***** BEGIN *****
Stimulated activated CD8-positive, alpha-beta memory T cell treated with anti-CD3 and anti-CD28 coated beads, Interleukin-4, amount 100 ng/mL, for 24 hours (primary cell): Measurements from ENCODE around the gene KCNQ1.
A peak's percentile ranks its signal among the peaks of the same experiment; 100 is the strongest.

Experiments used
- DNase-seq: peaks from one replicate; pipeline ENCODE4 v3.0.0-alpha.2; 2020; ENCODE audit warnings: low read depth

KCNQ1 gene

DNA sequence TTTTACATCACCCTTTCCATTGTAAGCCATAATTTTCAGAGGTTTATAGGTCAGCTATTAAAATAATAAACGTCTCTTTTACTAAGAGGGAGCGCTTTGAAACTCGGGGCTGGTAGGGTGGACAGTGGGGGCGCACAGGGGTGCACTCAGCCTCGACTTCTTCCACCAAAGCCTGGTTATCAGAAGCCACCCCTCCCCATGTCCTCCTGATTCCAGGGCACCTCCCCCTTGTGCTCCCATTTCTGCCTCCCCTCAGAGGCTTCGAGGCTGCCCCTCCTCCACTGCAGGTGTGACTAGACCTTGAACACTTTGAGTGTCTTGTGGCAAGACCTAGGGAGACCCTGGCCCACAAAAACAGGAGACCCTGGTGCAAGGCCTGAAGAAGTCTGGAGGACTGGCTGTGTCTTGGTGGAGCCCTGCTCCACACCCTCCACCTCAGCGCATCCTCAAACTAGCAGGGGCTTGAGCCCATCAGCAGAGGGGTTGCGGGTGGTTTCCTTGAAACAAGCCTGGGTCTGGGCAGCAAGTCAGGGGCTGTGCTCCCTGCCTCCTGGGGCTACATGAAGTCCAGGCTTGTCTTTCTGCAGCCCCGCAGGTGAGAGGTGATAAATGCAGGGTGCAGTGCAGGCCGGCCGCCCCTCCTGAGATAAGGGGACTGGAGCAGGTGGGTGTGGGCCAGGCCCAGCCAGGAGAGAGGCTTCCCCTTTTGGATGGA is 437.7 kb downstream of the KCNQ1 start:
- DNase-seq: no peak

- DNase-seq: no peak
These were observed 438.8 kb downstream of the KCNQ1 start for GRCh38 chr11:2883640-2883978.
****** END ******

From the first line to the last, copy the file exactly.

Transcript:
Stimulated activated CD8-positive, alpha-beta memory T cell treated with anti-CD3 and anti-CD28 coated beads, Interleukin-4, amount 100 ng/mL, for 24 hours (primary cell): Measurements from ENCODE around the gene KCNQ1.
A peak's percentile ranks its signal among the peaks of the same experiment; 100 is the strongest.

Experiments used
- DNase-seq: peaks from one replicate; pipeline ENCODE4 v3.0.0-alpha.2; 2020; ENCODE audit warnings: low read depth

KCNQ1 gene

DNA sequence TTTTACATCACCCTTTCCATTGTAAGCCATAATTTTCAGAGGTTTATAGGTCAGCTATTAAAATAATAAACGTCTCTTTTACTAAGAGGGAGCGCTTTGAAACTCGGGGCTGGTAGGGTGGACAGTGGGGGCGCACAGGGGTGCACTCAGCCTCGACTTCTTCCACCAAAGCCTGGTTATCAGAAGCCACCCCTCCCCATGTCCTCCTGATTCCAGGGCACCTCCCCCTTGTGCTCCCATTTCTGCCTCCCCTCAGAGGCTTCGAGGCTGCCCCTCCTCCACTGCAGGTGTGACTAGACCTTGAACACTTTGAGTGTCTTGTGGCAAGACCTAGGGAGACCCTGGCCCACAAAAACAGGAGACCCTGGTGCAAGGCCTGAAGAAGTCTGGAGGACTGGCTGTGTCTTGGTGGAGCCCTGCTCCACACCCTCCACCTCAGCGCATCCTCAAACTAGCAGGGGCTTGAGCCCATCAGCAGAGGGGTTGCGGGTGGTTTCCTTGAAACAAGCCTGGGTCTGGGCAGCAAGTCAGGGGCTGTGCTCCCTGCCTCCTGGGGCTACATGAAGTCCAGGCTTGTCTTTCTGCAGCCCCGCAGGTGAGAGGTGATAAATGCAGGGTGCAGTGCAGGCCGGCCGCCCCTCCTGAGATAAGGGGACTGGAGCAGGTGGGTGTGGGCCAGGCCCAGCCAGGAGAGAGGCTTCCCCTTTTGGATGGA is 437.7 kb downstream of the KCNQ1 start:
- DNase-seq: no peak

- DNase-seq: no peak
These were observed 438.8 kb downstream of the KCNQ1 start for GRCh38 chr11:2883640-2883978.